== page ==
• Avatar James Hanley in reply to James Hanley says:

                there are a lot of latent value customers out there who become aware of the thing through neither the creator nor the distributor but through a consumer.

                And producers/distributors play on our need for group identity by persuading us to pay them for the opportunity to advertise to other potential consumers–“Hey, look at my t-shirt. I like Marron Five! You should check them out!” 😉

                I’m not actually joking about that much. It’s a very weird thing to me (which isn’t to claim I’m entirely innocent of being that sucker myself).Report

              • Avatar Patrick in reply to James Hanley says:

                This is one of those things where perfect information would probably dramatically change thinks much more in the advantage of the consumer. It gives me hope for possible good outcomes of ubiquitous tracking, fairly implemented.

                Can you imagine if people were directly compensated for their contribution to communal behavior that had economic outcomes? Micro-advertising being truly compensated?

                I mean, I buy and read books on the advice of a small subset of people. If they actually got a representative share for recommending the book?

                Now, that’s a long ways off, because information isn’t free…Report

              • Avatar Kimsie in reply to James Hanley says:

                James,
                I’m pretty sure that “herding” behavior is why anime companies don’t prosecute fansubbers. They make enough money off “cool posters” (or blow up dolls) that they dont’ really need to worry if people buy their actual product.Report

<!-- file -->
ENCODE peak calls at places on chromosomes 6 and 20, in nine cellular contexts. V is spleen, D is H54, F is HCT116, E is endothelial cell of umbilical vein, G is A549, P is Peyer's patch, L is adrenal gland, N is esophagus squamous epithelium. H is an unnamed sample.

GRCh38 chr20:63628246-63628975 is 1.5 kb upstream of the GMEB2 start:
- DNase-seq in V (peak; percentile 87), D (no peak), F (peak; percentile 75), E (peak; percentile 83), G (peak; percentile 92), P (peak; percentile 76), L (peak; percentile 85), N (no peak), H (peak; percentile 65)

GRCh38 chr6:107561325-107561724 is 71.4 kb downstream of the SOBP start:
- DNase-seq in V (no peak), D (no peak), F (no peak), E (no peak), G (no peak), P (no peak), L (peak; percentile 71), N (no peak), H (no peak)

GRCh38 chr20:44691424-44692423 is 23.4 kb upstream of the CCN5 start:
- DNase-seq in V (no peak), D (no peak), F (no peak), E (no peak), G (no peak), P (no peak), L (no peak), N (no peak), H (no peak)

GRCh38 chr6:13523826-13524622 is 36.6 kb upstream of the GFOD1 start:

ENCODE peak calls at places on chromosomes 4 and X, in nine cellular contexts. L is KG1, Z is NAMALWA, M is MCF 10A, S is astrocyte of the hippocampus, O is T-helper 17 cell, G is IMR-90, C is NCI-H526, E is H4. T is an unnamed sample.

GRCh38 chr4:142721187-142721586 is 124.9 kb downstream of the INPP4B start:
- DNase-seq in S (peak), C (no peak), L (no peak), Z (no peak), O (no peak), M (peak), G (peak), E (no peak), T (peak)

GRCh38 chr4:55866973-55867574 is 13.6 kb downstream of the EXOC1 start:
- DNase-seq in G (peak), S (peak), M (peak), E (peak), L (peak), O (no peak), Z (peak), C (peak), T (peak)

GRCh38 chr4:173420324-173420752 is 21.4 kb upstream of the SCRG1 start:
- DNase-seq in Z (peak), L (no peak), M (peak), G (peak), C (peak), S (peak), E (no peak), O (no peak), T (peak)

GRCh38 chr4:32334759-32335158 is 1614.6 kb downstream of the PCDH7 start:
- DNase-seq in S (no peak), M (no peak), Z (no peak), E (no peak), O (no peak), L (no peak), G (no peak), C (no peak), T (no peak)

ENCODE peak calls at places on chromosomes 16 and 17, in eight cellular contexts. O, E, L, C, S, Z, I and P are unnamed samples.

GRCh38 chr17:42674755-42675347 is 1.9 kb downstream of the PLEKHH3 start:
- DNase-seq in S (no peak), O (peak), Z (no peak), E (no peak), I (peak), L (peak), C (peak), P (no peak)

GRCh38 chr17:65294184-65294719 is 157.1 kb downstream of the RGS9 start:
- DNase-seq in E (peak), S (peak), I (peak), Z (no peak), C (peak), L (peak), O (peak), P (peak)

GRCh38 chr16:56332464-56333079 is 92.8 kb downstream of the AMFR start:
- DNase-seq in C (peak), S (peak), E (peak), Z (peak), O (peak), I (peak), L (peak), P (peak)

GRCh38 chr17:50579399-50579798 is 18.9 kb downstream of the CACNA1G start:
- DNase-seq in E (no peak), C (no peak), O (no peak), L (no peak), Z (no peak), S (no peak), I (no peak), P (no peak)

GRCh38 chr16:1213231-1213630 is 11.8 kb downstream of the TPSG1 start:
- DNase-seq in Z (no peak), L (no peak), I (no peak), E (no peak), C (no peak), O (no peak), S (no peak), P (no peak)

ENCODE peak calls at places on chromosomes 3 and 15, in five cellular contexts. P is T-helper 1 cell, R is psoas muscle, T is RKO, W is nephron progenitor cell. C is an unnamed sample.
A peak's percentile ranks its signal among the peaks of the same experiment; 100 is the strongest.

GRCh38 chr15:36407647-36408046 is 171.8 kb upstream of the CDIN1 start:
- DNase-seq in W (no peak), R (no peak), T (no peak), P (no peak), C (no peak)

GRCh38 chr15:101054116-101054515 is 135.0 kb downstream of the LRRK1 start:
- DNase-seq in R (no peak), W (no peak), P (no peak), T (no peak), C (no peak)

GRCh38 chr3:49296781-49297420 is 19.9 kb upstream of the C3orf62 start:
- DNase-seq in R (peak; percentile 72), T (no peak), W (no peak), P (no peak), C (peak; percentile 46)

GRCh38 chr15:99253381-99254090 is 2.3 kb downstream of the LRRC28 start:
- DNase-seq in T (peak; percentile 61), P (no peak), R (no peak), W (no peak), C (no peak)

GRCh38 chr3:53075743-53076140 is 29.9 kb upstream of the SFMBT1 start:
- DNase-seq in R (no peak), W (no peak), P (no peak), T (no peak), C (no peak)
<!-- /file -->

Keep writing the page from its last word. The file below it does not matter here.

• Avatar Kimsie in reply to James Hanley says:

                Patrick,
                this webfiction may not be your cup of tea. But they are actually trying for a “perfect information” sort of thing (give you more story if you advert for ’em). addergoole.comReport

              • Avatar Kazzy in reply to Patrick says:

                Patrick,

                I am indeed railing against broader arguments regarding piracy. And I got the distinct, but ultimately wrong, impression that folks were promoting piracy here.

                Personally, I see very few circumstances where one can really justify piracy. It might not be as bad as I make it out to be, but it is rarely, if ever, right. Certainly not with the frequency that most people do it. I know a lot of people who say, “Why pay for cable? I’ll just download everything for free on the internet.” These are people who *would* pay for cable if they couldn’t pirate and have a long history of having done so. In those circumstances, there absolutely exist people who are harmed.

                And I’m not sure that all distribution mechanisms create artificial scarcity. Most distributors would love nothing more than for EVERYONE to buy the content they are selling. But they do want them to buy it at a pre-determined price. Value is not only determined by scarcity, but also by demand or want. If everyone wants to watch Game of Thrones because it’s just that good and 90% of the people who want to watch it are willing to fork out $15/month to do so, I have no problem with HBO charging that much and do not think they’ve made it artificially scarce for the 10% of people who can’t or won’t pay that.Report